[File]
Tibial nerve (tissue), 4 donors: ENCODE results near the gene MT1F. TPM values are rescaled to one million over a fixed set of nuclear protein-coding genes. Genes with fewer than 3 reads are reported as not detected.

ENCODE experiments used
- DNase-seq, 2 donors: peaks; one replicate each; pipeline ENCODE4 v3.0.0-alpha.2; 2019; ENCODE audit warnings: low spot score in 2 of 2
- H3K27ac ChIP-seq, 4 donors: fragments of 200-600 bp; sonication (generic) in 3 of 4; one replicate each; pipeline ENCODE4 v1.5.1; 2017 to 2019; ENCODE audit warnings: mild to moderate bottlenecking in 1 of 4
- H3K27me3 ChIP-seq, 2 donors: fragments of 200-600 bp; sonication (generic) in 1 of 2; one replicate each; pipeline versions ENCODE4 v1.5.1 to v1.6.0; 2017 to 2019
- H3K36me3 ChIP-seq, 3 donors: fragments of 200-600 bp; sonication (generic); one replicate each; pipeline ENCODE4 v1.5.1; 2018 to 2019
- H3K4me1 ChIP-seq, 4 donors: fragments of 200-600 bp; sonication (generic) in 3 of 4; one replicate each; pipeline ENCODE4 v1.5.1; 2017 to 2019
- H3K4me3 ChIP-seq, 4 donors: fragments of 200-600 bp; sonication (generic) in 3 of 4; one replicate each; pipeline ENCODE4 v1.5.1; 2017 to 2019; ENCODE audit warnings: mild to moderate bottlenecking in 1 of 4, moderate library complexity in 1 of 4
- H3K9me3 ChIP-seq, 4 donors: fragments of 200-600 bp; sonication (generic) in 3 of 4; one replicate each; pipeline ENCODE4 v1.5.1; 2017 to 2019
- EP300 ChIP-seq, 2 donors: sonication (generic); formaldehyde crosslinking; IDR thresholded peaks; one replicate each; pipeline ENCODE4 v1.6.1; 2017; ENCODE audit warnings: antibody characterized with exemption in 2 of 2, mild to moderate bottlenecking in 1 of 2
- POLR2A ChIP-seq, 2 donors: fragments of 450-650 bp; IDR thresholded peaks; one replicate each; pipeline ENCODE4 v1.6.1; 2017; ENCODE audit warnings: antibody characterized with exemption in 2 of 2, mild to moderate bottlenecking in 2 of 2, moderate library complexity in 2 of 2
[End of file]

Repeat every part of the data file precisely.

Tibial nerve (tissue), 4 donors: ENCODE results near the gene MT1F. TPM values are rescaled to one million over a fixed set of nuclear protein-coding genes. Genes with fewer than 3 reads are reported as not detected.

ENCODE experiments used
- DNase-seq, 2 donors: peaks; one replicate each; pipeline ENCODE4 v3.0.0-alpha.2; 2019; ENCODE audit warnings: low spot score in 2 of 2
- H3K27ac ChIP-seq, 4 donors: fragments of 200-600 bp; sonication (generic) in 3 of 4; one replicate each; pipeline ENCODE4 v1.5.1; 2017 to 2019; ENCODE audit warnings: mild to moderate bottlenecking in 1 of 4
- H3K27me3 ChIP-seq, 2 donors: fragments of 200-600 bp; sonication (generic) in 1 of 2; one replicate each; pipeline versions ENCODE4 v1.5.1 to v1.6.0; 2017 to 2019
- H3K36me3 ChIP-seq, 3 donors: fragments of 200-600 bp; sonication (generic); one replicate each; pipeline ENCODE4 v1.5.1; 2018 to 2019
- H3K4me1 ChIP-seq, 4 donors: fragments of 200-600 bp; sonication (generic) in 3 of 4; one replicate each; pipeline ENCODE4 v1.5.1; 2017 to 2019
- H3K4me3 ChIP-seq, 4 donors: fragments of 200-600 bp; sonication (generic) in 3 of 4; one replicate each; pipeline ENCODE4 v1.5.1; 2017 to 2019; ENCODE audit warnings: mild to moderate bottlenecking in 1 of 4, moderate library complexity in 1 of 4
- H3K9me3 ChIP-seq, 4 donors: fragments of 200-600 bp; sonication (generic) in 3 of 4; one replicate each; pipeline ENCODE4 v1.5.1; 2017 to 2019
- EP300 ChIP-seq, 2 donors: sonication (generic); formaldehyde crosslinking; IDR thresholded peaks; one replicate each; pipeline ENCODE4 v1.6.1; 2017; ENCODE audit warnings: antibody characterized with exemption in 2 of 2, mild to moderate bottlenecking in 1 of 2
- POLR2A ChIP-seq, 2 donors: fragments of 450-650 bp; IDR thresholded peaks; one replicate each; pipeline ENCODE4 v1.6.1; 2017; ENCODE audit warnings: antibody characterized with exemption in 2 of 2, mild to moderate bottlenecking in 2 of 2, moderate library complexity in 2 of 2